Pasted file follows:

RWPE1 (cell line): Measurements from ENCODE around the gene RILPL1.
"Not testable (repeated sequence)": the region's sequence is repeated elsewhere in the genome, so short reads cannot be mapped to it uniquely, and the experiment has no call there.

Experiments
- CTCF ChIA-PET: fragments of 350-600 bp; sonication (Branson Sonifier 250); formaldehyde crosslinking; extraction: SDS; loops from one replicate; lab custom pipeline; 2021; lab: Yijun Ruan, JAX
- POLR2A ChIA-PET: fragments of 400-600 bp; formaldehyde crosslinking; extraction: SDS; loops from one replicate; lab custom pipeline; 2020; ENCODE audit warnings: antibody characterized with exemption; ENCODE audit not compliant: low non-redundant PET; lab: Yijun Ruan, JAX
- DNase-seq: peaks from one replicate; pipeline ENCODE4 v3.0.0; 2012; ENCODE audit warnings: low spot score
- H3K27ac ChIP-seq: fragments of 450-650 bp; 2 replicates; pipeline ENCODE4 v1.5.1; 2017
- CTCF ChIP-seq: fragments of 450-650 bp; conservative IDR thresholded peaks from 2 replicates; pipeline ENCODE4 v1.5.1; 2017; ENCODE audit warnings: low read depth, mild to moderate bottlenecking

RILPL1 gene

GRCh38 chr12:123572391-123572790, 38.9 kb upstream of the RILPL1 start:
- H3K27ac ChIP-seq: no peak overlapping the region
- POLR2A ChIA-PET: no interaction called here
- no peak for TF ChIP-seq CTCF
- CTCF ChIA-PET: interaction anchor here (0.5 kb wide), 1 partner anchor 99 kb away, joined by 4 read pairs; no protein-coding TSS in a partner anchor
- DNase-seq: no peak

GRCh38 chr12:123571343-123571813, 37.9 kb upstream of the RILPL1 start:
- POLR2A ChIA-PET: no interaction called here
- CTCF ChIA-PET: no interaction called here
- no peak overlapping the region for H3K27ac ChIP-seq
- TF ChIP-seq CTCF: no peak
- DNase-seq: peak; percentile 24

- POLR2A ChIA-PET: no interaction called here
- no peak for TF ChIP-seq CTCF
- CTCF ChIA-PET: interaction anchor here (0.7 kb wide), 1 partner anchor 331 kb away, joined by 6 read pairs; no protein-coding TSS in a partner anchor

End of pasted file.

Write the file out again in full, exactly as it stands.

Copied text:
RWPE1 (cell line): Measurements from ENCODE around the gene RILPL1.
"Not testable (repeated sequence)": the region's sequence is repeated elsewhere in the genome, so short reads cannot be mapped to it uniquely, and the experiment has no call there.

Experiments
- CTCF ChIA-PET: fragments of 350-600 bp; sonication (Branson Sonifier 250); formaldehyde crosslinking; extraction: SDS; loops from one replicate; lab custom pipeline; 2021; lab: Yijun Ruan, JAX
- POLR2A ChIA-PET: fragments of 400-600 bp; formaldehyde crosslinking; extraction: SDS; loops from one replicate; lab custom pipeline; 2020; ENCODE audit warnings: antibody characterized with exemption; ENCODE audit not compliant: low non-redundant PET; lab: Yijun Ruan, JAX
- DNase-seq: peaks from one replicate; pipeline ENCODE4 v3.0.0; 2012; ENCODE audit warnings: low spot score
- H3K27ac ChIP-seq: fragments of 450-650 bp; 2 replicates; pipeline ENCODE4 v1.5.1; 2017
- CTCF ChIP-seq: fragments of 450-650 bp; conservative IDR thresholded peaks from 2 replicates; pipeline ENCODE4 v1.5.1; 2017; ENCODE audit warnings: low read depth, mild to moderate bottlenecking

RILPL1 gene

GRCh38 chr12:123572391-123572790, 38.9 kb upstream of the RILPL1 start:
- H3K27ac ChIP-seq: no peak overlapping the region
- POLR2A ChIA-PET: no interaction called here
- no peak for TF ChIP-seq CTCF
- CTCF ChIA-PET: interaction anchor here (0.5 kb wide), 1 partner anchor 99 kb away, joined by 4 read pairs; no protein-coding TSS in a partner anchor
- DNase-seq: no peak

GRCh38 chr12:123571343-123571813, 37.9 kb upstream of the RILPL1 start:
- POLR2A ChIA-PET: no interaction called here
- CTCF ChIA-PET: no interaction called here
- no peak overlapping the region for H3K27ac ChIP-seq
- TF ChIP-seq CTCF: no peak
- DNase-seq: peak; percentile 24

- POLR2A ChIA-PET: no interaction called here
- no peak for TF ChIP-seq CTCF
- CTCF ChIA-PET: interaction anchor here (0.7 kb wide), 1 partner anchor 331 kb away, joined by 6 read pairs; no protein-coding TSS in a partner anchor